Nick went on to produce segments for Sesame Street, Teenage Mutant Ninja Turtles and educational programs. Later he turned to consulting for foreign animation studios. “It was incredible money,” he says. In the mid-’90s, Julie earned a master’s in education from UCLA and began teaching first and second grades. By then, Nicole had graduated from the University of California at Santa Cruz, and in 1997 she left for the Peace Corps and Africa. “I always encouraged in Jenny and Nicole the sense of being part of a bigger world,” says Julie. Nicole agrees but adds, “It was definitely the hardest two years I’ve ever spent—being in a village all by myself, having to rely fully on my intuition, to be my own best friend.”
Nicole had to leave Lesotho prematurely, when she and other volunteers were evacuated last November amid political unrest. But she stayed long enough for her parents’ life-altering visit. “In the mechanism of our marriage, it was the right time,” Nick says of their decision to apply to the Corps. “We were in sync, ready to move on, ready to share the adventure.” It took them less than 24 hours to unload their house—at an $835,000 profit. “It was kind of like losing a family member,” Julie says. Nick sold his Jag, while furniture and other possessions went in a garage sale. The rest—140 boxes of memorabilia—went into storage. Friends generally supported the move. Still, recalls Pam Mullen, a close friend, “My first reaction was, ‘No, you can’t leave me!’ I have extreme admiration for them, but I also miss them terribly.”
Though there were no guarantees, the couple requested a posting in Latin America because Julie spoke a little Spanish and they could easily reach L.A. to visit. Assigned to Guatemala, they arrived last January and were bused to a Santa Lucia training camp. Living with Guatemalan families, the Bosustows took intensive Spanish, and Nick was sent to another city for six weeks of business classes. On May 21 they were sworn in, officially beginning their two-year stint in Totonicapán. Their first home was a S54.50-a-month storefront (each spouse receives the equivalent of S200 a month for living expenses) with a shared toilet and no hot water. They used a Mr. Coffee to warm water for the bucket they used for bathing. (“I thought that was pretty creative,” says Julie, beaming.) After three weeks a school principal found them a townhouse with three bedrooms and two baths, a Versailles by Corps standards. “After visiting Nicole,” Julie says, “I thought we’d be in a more primitive situation.”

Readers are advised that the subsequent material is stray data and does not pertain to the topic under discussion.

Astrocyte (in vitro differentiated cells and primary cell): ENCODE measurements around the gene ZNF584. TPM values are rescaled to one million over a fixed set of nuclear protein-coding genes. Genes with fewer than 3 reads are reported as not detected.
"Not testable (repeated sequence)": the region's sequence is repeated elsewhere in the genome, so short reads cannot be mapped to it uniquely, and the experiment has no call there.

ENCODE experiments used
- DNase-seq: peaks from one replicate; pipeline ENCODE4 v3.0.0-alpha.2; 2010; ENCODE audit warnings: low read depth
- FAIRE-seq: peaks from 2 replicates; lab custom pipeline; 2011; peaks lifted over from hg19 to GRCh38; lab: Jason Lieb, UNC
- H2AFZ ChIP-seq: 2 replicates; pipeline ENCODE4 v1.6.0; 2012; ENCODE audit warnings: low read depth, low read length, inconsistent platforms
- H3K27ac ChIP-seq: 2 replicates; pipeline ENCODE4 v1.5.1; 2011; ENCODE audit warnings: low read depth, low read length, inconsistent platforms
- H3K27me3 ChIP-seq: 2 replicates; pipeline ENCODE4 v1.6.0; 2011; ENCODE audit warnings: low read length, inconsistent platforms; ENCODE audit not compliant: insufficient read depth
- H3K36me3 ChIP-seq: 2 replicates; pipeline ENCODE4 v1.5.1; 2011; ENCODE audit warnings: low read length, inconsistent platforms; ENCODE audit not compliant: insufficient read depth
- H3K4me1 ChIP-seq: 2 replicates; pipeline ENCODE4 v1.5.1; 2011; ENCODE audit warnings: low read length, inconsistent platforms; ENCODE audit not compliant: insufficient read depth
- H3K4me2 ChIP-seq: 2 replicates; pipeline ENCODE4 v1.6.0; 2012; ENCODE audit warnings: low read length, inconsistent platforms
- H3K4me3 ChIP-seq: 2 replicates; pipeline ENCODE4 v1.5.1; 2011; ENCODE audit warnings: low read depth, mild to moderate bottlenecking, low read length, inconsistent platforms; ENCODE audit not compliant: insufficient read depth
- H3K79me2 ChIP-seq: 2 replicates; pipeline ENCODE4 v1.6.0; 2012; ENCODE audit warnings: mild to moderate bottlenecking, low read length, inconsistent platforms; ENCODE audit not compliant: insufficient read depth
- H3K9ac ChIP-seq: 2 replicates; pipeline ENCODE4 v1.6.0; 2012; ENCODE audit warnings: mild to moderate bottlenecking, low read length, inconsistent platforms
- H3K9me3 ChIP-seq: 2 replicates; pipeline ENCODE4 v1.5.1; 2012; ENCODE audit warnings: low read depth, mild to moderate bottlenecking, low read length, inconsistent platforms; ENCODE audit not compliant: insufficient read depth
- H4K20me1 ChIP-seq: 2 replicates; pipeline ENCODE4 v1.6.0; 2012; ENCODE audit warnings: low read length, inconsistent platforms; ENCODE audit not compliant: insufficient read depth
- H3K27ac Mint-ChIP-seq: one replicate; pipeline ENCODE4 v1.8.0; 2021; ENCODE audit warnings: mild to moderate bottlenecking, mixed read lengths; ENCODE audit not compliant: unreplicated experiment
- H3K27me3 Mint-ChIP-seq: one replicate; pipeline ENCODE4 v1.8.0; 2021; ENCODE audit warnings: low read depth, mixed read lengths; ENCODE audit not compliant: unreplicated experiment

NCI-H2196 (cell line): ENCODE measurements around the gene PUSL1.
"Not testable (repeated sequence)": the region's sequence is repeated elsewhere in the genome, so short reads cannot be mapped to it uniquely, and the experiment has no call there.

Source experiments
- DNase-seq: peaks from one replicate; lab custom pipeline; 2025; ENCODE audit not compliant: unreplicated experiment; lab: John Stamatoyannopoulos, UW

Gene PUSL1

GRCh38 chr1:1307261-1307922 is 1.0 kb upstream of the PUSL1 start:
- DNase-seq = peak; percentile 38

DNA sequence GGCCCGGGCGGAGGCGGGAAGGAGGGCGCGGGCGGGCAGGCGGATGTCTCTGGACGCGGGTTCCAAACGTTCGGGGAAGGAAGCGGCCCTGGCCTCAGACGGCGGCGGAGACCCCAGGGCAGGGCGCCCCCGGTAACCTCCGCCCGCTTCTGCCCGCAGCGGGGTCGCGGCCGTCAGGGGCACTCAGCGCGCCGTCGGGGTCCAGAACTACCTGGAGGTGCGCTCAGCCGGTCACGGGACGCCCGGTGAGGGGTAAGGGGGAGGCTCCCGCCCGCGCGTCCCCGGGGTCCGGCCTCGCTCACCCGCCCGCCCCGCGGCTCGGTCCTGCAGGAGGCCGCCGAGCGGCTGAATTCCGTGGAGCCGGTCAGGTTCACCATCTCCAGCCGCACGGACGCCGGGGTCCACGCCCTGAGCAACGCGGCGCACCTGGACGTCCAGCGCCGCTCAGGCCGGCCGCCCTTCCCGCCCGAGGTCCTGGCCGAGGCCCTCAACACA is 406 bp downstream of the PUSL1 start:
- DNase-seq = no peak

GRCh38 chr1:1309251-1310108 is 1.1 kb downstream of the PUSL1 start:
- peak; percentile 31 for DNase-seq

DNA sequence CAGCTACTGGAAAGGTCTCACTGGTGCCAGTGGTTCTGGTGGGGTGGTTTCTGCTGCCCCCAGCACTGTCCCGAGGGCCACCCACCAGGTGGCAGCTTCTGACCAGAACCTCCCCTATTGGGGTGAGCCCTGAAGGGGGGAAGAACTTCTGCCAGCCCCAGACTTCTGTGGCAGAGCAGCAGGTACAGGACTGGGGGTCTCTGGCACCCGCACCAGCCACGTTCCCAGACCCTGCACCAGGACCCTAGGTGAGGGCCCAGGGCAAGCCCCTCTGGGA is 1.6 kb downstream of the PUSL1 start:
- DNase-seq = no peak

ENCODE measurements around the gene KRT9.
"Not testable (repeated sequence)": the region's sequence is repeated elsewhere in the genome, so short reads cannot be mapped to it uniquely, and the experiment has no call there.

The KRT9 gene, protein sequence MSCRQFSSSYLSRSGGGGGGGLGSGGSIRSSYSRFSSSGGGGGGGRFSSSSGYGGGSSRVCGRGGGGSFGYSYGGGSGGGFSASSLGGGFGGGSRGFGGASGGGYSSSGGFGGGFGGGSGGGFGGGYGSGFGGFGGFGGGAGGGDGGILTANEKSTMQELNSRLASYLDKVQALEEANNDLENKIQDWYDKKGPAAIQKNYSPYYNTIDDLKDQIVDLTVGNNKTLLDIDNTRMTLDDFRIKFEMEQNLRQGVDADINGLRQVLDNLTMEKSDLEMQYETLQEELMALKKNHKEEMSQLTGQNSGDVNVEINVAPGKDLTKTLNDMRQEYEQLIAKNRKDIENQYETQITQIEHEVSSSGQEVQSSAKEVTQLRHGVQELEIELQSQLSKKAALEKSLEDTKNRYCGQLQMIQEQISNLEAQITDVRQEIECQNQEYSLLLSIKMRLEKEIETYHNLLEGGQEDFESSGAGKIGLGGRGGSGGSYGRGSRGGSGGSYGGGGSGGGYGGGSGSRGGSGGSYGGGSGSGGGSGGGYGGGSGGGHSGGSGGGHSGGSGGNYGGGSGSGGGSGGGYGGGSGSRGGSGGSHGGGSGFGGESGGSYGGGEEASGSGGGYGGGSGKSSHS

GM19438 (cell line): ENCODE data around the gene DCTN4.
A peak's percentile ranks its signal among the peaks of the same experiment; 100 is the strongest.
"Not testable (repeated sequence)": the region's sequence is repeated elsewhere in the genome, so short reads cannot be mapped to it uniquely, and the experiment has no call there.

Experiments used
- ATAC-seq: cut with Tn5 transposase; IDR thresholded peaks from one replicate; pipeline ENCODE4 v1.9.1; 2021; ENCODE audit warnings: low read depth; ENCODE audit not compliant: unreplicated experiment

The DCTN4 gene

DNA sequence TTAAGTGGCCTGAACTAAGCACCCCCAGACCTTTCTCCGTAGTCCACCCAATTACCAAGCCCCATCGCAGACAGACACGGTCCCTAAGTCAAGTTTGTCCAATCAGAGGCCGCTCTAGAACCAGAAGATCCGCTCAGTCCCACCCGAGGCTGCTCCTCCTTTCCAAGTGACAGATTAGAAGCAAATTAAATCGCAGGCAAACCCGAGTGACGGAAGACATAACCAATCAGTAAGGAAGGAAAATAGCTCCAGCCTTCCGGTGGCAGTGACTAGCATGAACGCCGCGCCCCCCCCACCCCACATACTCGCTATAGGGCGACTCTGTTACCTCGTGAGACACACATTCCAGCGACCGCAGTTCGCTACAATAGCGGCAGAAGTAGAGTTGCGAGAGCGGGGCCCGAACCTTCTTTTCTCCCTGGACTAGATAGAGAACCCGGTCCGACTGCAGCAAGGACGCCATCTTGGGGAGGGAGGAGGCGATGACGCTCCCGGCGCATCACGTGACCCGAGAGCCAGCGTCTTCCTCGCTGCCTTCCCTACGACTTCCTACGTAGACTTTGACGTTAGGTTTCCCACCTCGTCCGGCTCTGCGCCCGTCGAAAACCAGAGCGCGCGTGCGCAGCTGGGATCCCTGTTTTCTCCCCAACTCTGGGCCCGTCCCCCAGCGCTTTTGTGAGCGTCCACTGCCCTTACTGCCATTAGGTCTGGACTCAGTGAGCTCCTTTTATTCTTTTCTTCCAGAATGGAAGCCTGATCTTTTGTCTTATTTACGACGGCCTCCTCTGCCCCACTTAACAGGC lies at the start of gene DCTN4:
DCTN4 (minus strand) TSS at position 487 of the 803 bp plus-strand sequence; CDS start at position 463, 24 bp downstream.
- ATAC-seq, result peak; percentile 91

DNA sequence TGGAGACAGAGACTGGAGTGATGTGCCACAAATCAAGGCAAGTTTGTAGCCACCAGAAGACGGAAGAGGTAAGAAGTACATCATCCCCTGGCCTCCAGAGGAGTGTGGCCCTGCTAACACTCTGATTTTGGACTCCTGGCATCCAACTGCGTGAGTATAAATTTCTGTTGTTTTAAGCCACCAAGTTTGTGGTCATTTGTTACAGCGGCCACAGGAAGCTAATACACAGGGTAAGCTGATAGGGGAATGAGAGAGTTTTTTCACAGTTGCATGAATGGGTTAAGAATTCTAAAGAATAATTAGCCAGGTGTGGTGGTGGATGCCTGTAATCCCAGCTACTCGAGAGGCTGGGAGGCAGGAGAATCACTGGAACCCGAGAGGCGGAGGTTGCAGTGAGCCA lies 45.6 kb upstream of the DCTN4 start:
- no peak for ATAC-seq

Settling into their jobs, the Bosustows have attacked their work enthusiastically. “They both have a wonderful childlike quality, but they’re extremely capable,” says Charles Reilly, Peace Corps director for Guatemala, of their eagerness. On one recent morning, Nick walked the dusty streets to his office at a rural development agency. Already a familiar figure, he exchanged smiles and hellos with men on bicycles, boys tending cattle and young women balancing baskets on their heads. Later he was greeted warmly by Amelia Eufracia Vásquez Puac, who bakes and sells pan dulce, a kind of roll. Thanks to a loan Nick’s agency arranged, she and her partners have a new metal oven, which is a big improvement over their old adobe model. “I just love these ladies,” Nick says.
The next day, Julie led elementary schoolers in a rousing sing-along. The kids clearly adore her. “She’s motivating the students,” says Susana Tacum Batz, a local teacher. “I’m very thankful for her.” Julie has also bonded with her Peace Corps colleagues, many of whom are in their 20s. “I’m kind of a surrogate mother,” she says. “It helps me get by not being with my kids.”
Nicole and Jenny plan a three-week visit in December. Meanwhile, their parents seem to be doing just fine. “I wouldn’t want to send the message to other couples that if they join the Peace Corps, it’s a second honeymoon,” Nick cautions. “It isn’t.” So far, though, their new lifestyle agrees with them. When their hitch ends in May 2001, they may sign on with CARE or some other aid group. “We certainly had more in the States, but that doesn’t matter anymore,” Nick says. “This is our second life.”
Don Sider in Totonicapán